"However, no specific scenarios are explored, even hypothetically, and the opinion falls back on any claim hinging on the 'specific facts' at hand," Moody wrote. "I ask you to provide concrete examples of actions you believe would be legally legitimate so that government employees have real guidance about what they can and cannot do."

By Scott Braddock

June 30, 2015      6:06 PM

Senator stresses that county clerks who deny same-sex marriage licenses could lose their jobs

It’s not just a matter of civil suits against county clerks; there is a mechanism for removing them from office if they don’t comply with SCOTUS ruling

There has been much media coverage about county clerks facing the potential of civil litigation if they deny marriage licenses to same-sex couples, but Sen. Jose Rodriguez, D-El Paso, on Tuesday sought to make it clear that they are risking the loss of their jobs if they don’t comply with the United State Supreme Court ruling on gay marriage.

“You have a duty to fulfill your oath of office in issuing a marriage license to people who meet the eligibility requirements,” Rodriguez said in an interview with the Quorum Report. “You don’t have an opinion. You do that or you resign.”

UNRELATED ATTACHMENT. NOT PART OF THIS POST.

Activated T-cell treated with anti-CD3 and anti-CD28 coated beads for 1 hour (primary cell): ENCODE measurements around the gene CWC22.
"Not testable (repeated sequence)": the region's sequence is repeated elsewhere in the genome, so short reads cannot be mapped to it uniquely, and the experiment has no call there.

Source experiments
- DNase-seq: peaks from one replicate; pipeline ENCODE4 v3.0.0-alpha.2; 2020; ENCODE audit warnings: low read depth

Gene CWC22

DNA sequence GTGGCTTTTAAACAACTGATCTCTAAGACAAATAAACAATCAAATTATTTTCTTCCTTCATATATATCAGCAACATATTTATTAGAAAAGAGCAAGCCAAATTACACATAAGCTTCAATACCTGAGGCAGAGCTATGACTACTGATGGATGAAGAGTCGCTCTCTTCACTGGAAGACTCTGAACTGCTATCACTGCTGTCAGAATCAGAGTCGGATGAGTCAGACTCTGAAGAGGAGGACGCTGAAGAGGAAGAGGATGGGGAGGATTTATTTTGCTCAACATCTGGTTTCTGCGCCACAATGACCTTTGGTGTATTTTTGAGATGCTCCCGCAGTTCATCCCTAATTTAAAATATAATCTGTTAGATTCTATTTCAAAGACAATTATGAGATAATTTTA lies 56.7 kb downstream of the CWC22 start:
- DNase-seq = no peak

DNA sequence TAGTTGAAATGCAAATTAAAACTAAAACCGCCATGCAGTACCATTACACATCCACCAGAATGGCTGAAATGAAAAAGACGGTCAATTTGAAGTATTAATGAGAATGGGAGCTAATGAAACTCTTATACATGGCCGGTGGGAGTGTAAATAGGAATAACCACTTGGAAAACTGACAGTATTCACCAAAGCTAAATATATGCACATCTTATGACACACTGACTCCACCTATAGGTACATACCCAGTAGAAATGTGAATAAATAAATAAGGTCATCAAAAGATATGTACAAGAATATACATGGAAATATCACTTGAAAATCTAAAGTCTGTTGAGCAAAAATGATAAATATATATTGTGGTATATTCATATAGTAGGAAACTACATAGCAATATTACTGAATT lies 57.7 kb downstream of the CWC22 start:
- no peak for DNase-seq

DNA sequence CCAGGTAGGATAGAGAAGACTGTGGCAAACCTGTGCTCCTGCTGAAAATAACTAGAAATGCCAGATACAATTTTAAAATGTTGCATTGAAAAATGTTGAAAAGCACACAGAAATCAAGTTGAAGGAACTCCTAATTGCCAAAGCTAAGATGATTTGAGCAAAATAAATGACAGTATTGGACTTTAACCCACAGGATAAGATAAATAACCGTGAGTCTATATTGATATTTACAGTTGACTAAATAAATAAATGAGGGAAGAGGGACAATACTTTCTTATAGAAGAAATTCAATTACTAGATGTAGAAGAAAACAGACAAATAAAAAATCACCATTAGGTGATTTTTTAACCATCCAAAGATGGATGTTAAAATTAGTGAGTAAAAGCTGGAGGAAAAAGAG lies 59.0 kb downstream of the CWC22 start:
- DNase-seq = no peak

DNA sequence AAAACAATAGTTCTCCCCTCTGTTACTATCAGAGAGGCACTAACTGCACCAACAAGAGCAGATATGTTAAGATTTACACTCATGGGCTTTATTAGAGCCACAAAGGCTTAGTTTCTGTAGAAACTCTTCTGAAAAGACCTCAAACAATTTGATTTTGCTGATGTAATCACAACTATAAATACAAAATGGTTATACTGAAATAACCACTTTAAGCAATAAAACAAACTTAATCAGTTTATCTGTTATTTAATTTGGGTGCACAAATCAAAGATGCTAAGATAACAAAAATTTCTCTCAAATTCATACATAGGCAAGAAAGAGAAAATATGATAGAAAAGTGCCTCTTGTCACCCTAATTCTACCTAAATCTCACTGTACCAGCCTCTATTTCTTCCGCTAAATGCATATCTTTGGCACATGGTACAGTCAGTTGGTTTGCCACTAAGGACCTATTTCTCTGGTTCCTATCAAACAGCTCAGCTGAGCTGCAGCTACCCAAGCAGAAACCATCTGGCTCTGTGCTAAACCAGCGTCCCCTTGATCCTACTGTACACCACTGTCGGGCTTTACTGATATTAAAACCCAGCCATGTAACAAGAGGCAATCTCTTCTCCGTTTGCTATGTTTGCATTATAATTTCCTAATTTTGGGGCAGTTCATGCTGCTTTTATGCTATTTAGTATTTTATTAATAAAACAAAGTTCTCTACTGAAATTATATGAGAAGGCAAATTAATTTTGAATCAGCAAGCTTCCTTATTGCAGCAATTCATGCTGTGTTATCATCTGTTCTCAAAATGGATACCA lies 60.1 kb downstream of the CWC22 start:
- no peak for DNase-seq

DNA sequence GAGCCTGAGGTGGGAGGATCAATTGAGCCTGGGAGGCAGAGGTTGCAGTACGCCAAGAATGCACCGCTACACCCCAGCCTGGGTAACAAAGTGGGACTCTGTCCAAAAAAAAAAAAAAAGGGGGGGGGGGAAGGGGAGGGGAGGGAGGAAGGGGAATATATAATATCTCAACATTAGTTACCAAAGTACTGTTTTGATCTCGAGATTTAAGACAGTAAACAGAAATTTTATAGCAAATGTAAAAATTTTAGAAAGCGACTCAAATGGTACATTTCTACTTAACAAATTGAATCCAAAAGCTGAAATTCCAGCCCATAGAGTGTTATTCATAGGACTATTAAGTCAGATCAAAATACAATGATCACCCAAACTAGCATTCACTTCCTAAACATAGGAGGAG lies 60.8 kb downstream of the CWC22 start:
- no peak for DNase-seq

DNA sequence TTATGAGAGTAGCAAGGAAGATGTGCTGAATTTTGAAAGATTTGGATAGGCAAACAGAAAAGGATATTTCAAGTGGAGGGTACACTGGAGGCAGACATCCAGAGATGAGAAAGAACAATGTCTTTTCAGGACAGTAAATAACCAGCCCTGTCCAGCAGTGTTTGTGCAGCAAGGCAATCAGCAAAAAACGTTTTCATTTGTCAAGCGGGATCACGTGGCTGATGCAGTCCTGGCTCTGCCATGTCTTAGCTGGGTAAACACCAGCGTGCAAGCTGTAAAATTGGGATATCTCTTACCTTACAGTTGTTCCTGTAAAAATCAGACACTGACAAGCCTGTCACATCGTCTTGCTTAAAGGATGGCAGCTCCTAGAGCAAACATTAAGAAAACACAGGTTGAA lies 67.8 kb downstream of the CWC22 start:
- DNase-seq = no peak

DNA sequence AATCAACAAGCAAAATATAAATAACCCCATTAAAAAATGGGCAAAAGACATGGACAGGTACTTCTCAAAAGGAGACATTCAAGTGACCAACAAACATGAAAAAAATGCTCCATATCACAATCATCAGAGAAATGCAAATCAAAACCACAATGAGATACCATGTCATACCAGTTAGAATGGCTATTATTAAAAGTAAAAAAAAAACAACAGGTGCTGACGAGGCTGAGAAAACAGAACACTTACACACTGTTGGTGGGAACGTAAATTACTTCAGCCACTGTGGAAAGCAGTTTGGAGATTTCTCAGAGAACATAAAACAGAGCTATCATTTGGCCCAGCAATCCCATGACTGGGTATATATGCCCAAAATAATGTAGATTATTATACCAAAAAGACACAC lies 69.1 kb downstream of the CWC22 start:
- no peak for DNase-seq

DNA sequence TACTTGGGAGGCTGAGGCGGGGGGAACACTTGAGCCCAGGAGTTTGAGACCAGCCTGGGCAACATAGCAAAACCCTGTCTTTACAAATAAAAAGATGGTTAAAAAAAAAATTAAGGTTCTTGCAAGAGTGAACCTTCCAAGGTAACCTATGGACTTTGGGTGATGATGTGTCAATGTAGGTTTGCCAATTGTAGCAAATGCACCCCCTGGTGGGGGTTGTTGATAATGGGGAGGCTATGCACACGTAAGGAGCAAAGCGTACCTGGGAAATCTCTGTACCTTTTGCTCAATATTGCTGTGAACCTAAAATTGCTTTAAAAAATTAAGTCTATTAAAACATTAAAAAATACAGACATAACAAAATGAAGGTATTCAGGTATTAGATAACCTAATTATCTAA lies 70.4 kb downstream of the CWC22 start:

Sen. Rodriguez was the El Paso County Attorney for 17 years. He notes that state law lets citizens request the removal of elected county officials – including county clerks – who are found guilty of incompetence or misconduct. Under Texas law, the definition of misconduct includes “intentional or corrupt failure, refusal, or neglect of an officer to perform a duty imposed on the officer by law.”

Because issuing marriage licenses is a mandatory part of a county clerk’s duties, refusing to do so could result in removal from office. Sen. Rodriguez says that fact was overlooked in the non-binding opinion issued by Texas Attorney General Ken Paxton on Sunday. Paxton told county clerks they may be protected by the First Amendment if they deny a gay couple a marriage license on religious grounds, providing another clerk can fill in. But state law makes no distinction between reasons for refusal to perform mandatory duties.

By Emily DePrang

June 30, 2015      5:11 PM

Two Harris County Texas House candidates announce healthy fundraising

Early on, both Oliverson and Roberts appear to be prohibitive via their fundraising prowess

Two Republicans running for the Texas House seats being vacated by Rep. Allen Fletcher, R-Cypress, and Rep. Patricia Harless, R-Spring, said on Tuesday that they’ve raised some serious cash.

Dr. Tom Oliverson, who’s running for Fletcher’s seat, said he’s brought in $120,000 ahead of the campaign finance report filing deadline with $215,000 cash on hand.

June 30, 2015      4:59 PM